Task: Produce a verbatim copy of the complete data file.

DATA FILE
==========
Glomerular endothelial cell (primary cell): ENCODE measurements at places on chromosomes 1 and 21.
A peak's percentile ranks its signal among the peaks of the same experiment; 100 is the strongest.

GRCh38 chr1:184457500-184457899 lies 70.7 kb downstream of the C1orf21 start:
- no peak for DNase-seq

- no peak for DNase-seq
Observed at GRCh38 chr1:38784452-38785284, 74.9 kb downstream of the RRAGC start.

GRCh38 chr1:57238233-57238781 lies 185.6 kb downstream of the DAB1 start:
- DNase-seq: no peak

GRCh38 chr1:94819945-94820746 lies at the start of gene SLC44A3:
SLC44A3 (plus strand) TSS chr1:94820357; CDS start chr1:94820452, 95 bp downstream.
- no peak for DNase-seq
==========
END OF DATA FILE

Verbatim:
Glomerular endothelial cell (primary cell): ENCODE measurements at places on chromosomes 1 and 21.
A peak's percentile ranks its signal among the peaks of the same experiment; 100 is the strongest.

GRCh38 chr1:184457500-184457899 lies 70.7 kb downstream of the C1orf21 start:
- no peak for DNase-seq

- no peak for DNase-seq
Observed at GRCh38 chr1:38784452-38785284, 74.9 kb downstream of the RRAGC start.

GRCh38 chr1:57238233-57238781 lies 185.6 kb downstream of the DAB1 start:
- DNase-seq: no peak

GRCh38 chr1:94819945-94820746 lies at the start of gene SLC44A3:
SLC44A3 (plus strand) TSS chr1:94820357; CDS start chr1:94820452, 95 bp downstream.
- no peak for DNase-seq